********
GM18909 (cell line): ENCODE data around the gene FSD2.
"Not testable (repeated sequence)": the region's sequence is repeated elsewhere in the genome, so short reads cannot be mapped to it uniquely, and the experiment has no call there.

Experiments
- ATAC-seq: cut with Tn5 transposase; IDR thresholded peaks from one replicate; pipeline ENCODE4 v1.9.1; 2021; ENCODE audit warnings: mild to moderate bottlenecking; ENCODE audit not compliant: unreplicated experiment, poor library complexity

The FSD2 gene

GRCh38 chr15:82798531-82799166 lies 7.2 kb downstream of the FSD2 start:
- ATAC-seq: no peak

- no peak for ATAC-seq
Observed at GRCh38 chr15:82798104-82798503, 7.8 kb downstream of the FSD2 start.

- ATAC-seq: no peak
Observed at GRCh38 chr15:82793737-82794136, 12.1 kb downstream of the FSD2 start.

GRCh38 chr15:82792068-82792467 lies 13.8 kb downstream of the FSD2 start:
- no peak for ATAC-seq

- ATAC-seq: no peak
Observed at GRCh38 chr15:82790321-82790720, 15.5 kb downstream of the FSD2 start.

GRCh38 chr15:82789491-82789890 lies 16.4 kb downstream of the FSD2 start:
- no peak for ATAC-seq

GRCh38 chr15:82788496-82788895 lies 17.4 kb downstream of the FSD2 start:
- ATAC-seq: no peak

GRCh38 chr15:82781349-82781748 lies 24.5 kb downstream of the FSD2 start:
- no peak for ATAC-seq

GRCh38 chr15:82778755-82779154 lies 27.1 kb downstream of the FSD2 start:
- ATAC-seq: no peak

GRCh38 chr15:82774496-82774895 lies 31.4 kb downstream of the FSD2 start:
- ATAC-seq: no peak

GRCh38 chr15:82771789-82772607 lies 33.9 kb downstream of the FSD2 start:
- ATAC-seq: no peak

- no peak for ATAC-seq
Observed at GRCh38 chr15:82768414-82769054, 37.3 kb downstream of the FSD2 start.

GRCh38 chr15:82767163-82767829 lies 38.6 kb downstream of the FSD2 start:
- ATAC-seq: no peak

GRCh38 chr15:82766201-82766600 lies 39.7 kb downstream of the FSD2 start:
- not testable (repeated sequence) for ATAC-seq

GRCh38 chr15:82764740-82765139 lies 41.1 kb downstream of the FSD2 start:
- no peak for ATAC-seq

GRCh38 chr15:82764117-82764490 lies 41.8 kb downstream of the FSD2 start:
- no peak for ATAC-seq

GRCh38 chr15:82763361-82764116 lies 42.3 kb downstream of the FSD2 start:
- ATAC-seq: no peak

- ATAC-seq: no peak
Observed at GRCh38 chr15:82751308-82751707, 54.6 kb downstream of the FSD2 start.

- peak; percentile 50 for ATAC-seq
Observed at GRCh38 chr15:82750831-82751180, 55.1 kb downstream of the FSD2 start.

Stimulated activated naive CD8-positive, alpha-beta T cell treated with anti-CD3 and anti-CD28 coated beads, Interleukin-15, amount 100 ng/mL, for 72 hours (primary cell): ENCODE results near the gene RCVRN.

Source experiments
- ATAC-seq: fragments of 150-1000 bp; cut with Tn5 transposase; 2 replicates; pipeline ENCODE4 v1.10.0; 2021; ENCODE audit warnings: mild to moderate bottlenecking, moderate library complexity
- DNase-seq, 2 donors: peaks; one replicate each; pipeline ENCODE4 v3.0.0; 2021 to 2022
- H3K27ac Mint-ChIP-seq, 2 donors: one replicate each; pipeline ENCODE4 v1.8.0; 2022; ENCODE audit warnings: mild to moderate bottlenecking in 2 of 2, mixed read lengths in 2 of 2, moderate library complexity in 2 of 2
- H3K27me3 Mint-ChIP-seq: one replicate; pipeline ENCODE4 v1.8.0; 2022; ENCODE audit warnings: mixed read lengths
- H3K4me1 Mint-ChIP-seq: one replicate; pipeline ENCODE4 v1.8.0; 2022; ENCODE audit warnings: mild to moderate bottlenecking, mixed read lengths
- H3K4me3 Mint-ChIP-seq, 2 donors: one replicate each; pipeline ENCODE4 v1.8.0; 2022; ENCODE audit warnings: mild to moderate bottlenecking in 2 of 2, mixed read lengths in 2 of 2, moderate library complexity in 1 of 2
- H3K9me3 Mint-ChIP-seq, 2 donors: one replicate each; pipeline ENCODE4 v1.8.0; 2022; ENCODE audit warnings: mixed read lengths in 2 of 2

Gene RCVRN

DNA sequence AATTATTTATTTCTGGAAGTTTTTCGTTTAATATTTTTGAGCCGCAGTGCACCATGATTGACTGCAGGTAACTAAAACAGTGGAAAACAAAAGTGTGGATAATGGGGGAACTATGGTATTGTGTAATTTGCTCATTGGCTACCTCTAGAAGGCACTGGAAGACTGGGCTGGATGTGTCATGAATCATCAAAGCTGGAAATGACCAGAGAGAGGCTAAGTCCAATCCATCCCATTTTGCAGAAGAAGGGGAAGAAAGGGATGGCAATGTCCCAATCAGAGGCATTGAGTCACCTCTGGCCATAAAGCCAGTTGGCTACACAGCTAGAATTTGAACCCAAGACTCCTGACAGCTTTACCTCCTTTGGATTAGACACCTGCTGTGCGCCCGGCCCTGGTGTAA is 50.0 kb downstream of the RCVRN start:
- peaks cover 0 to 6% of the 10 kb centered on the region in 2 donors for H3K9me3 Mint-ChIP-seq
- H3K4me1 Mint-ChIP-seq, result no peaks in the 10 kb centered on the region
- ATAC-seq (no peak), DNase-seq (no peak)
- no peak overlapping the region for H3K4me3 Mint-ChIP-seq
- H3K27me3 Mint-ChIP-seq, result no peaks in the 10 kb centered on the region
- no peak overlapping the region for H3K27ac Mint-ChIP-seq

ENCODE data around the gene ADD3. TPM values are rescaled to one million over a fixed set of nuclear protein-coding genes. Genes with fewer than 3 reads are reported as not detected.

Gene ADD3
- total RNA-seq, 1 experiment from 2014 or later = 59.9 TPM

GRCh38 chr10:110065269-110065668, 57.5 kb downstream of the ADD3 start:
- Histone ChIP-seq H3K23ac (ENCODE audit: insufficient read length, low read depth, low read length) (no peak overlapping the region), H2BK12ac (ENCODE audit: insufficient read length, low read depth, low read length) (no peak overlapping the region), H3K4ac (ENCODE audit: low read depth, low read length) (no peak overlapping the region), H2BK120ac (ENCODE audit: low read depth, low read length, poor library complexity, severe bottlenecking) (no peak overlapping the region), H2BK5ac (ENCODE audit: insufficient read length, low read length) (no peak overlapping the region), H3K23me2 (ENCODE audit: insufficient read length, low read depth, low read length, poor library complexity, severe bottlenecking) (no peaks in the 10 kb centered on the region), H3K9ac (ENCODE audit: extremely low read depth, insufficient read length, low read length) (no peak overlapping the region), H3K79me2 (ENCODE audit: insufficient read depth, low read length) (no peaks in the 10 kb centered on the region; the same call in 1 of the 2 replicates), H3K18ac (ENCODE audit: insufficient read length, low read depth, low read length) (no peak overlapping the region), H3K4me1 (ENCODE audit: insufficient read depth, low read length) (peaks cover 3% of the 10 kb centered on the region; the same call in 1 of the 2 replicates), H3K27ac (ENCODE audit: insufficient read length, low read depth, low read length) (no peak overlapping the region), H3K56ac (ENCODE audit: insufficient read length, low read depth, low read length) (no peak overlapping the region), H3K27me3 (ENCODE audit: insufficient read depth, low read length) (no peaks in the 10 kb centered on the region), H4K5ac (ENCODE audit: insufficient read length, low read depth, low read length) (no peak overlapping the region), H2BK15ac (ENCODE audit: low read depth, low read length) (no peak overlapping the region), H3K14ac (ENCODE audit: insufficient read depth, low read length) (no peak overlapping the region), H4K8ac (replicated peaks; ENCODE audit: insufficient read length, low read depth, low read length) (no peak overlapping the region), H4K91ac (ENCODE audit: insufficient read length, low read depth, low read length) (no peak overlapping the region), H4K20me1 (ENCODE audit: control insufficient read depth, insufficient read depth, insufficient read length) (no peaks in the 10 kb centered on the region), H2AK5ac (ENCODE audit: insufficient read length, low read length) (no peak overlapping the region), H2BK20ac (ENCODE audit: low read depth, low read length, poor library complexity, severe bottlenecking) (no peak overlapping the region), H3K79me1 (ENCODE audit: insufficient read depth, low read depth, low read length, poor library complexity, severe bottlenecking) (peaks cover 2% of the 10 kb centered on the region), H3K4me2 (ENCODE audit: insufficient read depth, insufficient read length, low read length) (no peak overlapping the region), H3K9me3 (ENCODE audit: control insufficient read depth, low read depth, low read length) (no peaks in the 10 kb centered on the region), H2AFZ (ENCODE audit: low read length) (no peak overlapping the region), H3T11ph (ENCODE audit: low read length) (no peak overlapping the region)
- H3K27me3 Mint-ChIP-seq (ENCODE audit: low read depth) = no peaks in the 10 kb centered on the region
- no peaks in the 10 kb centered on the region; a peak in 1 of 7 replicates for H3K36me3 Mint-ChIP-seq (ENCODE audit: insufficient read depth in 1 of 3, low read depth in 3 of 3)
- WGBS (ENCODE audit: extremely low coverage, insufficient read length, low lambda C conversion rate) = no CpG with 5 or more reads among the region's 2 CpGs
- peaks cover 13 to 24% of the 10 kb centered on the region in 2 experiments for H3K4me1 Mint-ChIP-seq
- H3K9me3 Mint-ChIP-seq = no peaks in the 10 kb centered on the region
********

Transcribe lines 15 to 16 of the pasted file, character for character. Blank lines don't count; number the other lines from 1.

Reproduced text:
Observed at GRCh38 chr15:82790321-82790720, 15.5 kb downstream of the FSD2 start.

GRCh38 chr15:82789491-82789890 lies 16.4 kb downstream of the FSD2 start: